Our seven year-old is demonstrating disturbingly adolescent tendencies. Already.
“What did you learn in Spanish today?”
I get nothing, not even a grunt from the head buried in Harry Potter. “D. D! What did you learn in Spanish today?”
“Huh, what? Oh, uhhh, I don’t remember.” And then the curtain of hair falls back over his downturned eyes as they scurry back to their story.
Oh, he’ll still instigate conversation on occasion, but now that he’s a maturing, intelligent young man I’d like to talk to him more. And not just about Lego creations – although I’m perfectly happy to show an interest in the things that engage him – but about our lives, his life, things that are going on around us.
I never thought it would come to this, but this is a fairly typical exchange.
“Can I bring the tablet? I want to read,” he says.
“Because it’s a 3-minute drive down to the beach. I’d like to you engage in the actual world around you rather than a fictional one.” Which is followed by deep sighs on his end.
Don’t get me wrong, I love that he reads. Hell, my wife and I had a fundamental role in fashioning this bibliophilic monster. But I want him to interact more – with us, with other adults, with his peers and the world around him. The reading is a crutch, a wormhole he can disappear down so as to avoid the swirling chaos of life as it is actually lived. So I began to cast about for tools to help unlock his reticence.
A while back my wife put together a great list of questions which I wrote about in Something to Try Next Date Night. Essentially they were conversation starters, springboards to interesting discussion. What if there were something like that out there that I could use with my son? Well, the internet is a wondrous thing, my people, and within 0.26 seconds Google had delivered unto me the TableTopics Family Gathering card set.
A sample of the questions:
- Who is most likely to be found stealing a taste from the kitchen?
- What was your favorite movie when you were young?
- Is there a holiday tradition you dread?
- Which holiday do you most enjoy?
- What do you like to do when you’re alone?
- What’s the biggest technological change you’ve seen in your life time?
- Would you rather meet your great grandchildren or your great grandparents?
- What foods do you remember from childhood?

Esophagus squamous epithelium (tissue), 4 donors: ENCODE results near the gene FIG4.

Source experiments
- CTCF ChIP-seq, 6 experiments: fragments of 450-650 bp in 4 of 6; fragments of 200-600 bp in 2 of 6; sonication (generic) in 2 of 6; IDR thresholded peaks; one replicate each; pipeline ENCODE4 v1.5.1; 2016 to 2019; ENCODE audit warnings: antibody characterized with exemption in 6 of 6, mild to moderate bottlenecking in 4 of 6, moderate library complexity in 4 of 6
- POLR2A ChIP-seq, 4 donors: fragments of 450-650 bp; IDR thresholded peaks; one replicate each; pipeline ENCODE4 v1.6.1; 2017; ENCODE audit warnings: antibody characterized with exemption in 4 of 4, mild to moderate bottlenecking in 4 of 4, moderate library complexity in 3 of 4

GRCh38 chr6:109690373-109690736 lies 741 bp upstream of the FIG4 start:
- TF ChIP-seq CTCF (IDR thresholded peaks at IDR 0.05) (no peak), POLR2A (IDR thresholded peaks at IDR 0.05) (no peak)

- What family adventure would you love to take?
- What are you most proud of that you’ve done this year?
Now many of these seem geared toward parents – What is your 4 year-old going to say when asked what her favorite movie was when she was young? – but there seem to be enough that everyone can answer, and these cards seem like a fantastic way for everyone in the family to get to know one another. Yes, it seems absurd to think that family members need to get to know each other, but how much do you really know about your parents, or your kids. I probably know more about my wife’s parents than she does, simply because I’ve asked them.
TableTopics has a fairly broad range of card sets, with everything from “Girls’ Night Out” to “Teen” to “Pillow Talk.” Now keep in mind that I’ve never actually seen these, but I love the concept and know it works, and these sets are very highly reviewed. Melissa and Doug also have a Family Dinner Box of Questions you might want to check out as well.
If anyone has any experience with these, please share your thoughts. I think I’m going to sit down with the wife tonight and order a set or two, and maybe we can kickstart some conversation with our kids. Or at least get D’s face out of a book for a while.
In the meantime, a few of my own answers to TableTopics questions:
- What’s the worst hairstyle you’ve had?
My immediate response would be the mullet I had in the ’80s, but seeing people squint painfully from the sun glinting off my bald pate these days, I’d take the mullet back in less time than it takes to say ‘follicle.’
- Does your family have a Thanksgiving dish that is sacred?
Yes. All of them.
- What are kids missing today?
Free play time, independence, and a connection with nature.
- What posters did you have on your wall growing up?
Styx – The Grand Illusion, a disturbing poster simply called “Overpopulation,” a selection of those fluorescent posters popular in the 1970s, and frequently National Geographic posters that come with the magazine.
- What is your favorite beach?
Gooch’s Beach, Kennebunk, Maine. There may be better beaches, but that’s the one I grew up on.
And if you’d like to answer these questions in the comments, please feel free!